David O'Byrne in Istanbul -
Turkish house sales slumped by 20% in July – the largest monthly fall since the Eurozone crisis in 2009 hit Turkish exports to Europe, sending shockwaves through the whole Turkish economy. However, analysts warn it is still too early to say the fall signals the bursting of a long-alleged "property bubble" in Turkey, citing seasonal factors that could have dampened demand and pointing to other one-off factors that might suppress demand in the future.
According to figures released by Turkey's state statistical office TUIK, in July 85,101 properties were sold, a fall of 20.2% on the 106,643 sold in July last year.
With the summer months normally recording the highest number of property sales in Turkey, and coming on the back of several years of increasing sales, such a fall would under normal circumstance provoke cries of "bubble bursting". However analysts are cautioning that while there are some unexplained factors contributing to the fall, it is still too early to suggest that the trend will continue.
According to Inan Demir, chief economist at Turkey's Finansbank, a large part of the drop can be accounted for by a combination of the Muslim holiday of Ramadan falling in July and the build-up to Turkey's presidential election on August 10. "Ramadan holidays tend to suppress sales for longer than the few days the holiday lasts, and this year we have the added effect of elections undermining market confidence and making consumers hold back from big ticket purchases," he says.
Pointing out that there have been year-on-year falls in house sales every month this year since February, with an overall decline in sales of 7.8% over the first half of the year, Demir suggests that it will only be with the publication next month of sales data for August that the picture will become clearer. August figures, he suggests, may serve to remove any temporary effects of Ramadan and elections, and also clarify the situation regarding interest rates, which directly affect mortgage sales.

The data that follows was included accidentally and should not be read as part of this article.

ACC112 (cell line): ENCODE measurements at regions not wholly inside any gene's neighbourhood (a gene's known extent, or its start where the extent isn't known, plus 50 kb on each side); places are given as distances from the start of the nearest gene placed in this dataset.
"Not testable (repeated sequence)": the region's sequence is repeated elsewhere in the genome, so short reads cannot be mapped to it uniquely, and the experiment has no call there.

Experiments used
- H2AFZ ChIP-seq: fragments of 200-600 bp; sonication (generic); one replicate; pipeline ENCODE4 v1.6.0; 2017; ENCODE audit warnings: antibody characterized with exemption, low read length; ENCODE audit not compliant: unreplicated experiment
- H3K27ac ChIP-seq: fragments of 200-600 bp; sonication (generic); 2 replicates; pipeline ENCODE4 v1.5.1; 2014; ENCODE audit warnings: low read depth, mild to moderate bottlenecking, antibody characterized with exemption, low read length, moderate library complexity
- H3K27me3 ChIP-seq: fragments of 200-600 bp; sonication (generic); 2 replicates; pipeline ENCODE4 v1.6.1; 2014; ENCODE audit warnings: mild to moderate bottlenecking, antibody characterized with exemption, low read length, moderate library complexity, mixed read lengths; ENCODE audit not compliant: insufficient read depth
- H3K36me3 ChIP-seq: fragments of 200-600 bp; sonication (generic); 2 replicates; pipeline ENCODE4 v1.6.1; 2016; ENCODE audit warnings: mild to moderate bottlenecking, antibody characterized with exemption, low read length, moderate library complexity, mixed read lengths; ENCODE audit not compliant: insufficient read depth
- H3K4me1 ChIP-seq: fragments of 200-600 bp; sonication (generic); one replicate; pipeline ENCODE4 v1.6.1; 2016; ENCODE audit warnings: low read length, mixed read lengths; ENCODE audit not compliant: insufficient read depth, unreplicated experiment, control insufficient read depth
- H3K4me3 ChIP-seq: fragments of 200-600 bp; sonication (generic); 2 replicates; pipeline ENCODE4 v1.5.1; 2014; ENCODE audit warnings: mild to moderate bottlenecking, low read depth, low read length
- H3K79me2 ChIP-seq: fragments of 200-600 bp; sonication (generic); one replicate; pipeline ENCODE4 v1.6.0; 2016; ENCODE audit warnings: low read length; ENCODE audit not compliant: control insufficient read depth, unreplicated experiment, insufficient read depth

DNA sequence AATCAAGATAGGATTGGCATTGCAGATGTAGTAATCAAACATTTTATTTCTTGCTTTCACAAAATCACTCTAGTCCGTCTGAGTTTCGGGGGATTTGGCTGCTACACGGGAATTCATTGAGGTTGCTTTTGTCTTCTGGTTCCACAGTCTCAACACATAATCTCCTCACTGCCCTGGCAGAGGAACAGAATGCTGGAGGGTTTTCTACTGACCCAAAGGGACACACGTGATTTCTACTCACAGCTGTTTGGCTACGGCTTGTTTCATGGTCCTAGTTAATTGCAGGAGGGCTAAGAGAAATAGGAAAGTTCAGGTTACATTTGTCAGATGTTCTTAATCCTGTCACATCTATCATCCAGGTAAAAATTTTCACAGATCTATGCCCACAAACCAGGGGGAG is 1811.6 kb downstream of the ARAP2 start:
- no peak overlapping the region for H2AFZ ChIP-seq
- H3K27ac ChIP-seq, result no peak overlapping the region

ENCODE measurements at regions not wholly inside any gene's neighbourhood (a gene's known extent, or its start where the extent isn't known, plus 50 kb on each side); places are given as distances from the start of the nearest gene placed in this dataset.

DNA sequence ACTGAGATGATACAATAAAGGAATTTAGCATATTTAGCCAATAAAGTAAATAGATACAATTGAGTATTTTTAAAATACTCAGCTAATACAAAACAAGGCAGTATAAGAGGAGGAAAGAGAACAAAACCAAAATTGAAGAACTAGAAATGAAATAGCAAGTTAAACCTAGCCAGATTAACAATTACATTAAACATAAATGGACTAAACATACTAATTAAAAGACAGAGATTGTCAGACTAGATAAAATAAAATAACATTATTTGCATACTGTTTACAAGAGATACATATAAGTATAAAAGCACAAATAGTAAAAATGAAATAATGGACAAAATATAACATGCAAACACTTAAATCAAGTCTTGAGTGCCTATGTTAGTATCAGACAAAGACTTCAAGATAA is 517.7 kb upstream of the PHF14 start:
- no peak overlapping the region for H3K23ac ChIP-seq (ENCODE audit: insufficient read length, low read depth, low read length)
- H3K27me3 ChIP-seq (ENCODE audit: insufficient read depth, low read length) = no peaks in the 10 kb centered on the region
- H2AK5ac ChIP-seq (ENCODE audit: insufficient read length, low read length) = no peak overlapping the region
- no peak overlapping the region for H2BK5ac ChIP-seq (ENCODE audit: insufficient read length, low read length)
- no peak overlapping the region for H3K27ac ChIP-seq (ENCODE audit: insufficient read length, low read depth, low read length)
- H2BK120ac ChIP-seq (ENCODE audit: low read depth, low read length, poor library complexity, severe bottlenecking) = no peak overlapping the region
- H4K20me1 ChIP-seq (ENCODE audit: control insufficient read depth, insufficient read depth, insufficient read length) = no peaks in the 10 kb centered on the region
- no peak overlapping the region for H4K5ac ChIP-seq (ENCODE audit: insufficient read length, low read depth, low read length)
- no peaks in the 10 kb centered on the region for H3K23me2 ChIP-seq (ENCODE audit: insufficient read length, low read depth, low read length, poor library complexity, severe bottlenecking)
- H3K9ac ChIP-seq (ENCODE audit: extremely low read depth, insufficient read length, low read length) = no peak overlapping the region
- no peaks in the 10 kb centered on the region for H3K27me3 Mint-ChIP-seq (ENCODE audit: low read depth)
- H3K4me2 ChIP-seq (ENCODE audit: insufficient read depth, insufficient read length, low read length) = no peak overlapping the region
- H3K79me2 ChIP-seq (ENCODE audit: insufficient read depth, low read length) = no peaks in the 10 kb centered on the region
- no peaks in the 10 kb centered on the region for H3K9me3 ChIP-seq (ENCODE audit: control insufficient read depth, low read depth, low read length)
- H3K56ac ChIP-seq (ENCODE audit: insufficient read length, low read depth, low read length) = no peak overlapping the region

Sales of houses funded by mortgages during July accounted for 30,912 sales, 36% of the total, which was down 33% on July 2013. This again should indicate that the steep rise in interest rates at the start of the year has had a strong effect on demand. Indeed, this appear to part of a continuing trend that began with a 12.4% fall in mortgage sales in January and peaked in April when mortgage sales fell by 42.5%. However, Demir points out that during 2012 when interest rates were higher, housing sales were still rising.
According to Demir, the main puzzle in the house sales data is that despite falling sales, prices remain relatively constant and overall since 2010 have risen faster than rents. "Normally you expect year-on-year sales drops to bring prices down, as owners have to reduce prices to sell," he says, cautioning that with Turkish house price data only available from 2010, there is insufficient data to draw longer-term conclusions on the state of the market.
Certainly, if data published this week by TUIK on construction permits is anything to go by, the Turkish construction sector still has a very positive view of the market.
Those figures show that over the first six months of this year, the floor area of buildings given construction permits increased by 35.8% over the same period in 2013, reaching 112.6m square metres (sqm). Of this, 63.8m sqm was for residential buildings, with the number of residential units receiving permits rising by 27.5% from 412,346 over the first six months of 2013 to 525,520 over the first half of this year, and compared with 375,229 for the first six months of 2012 – a further sign that if there is a bubble, it probably has some way to go before bursting.
Construction permits though are not a reliable indicator of future market trends, argues Kerim Gokoz, real estate analyst at Istanbul brokerage Garanti Yatirim, as it is never very clear, even in a buoyant market, what percentage of projects with permits will actually be developed.
He points out that following changes in VAT rates, the level of VAT charged on new house sales accords to when the construction permit was issued. With some exceptions, property from most projects that received permits before the end of 2012 attract VAT at just 1%, whereas those from most projects receiving permits from January 2013 onwards attract VAT at 18%.
With virtually all projects currently on the market having received permits before 2013, the effect of the VAT increase has yet to register on market prices. "When those projects receiving permits later and having to charge VAT at 18% reach the market, then this will negatively affect sales," says Gokoz.
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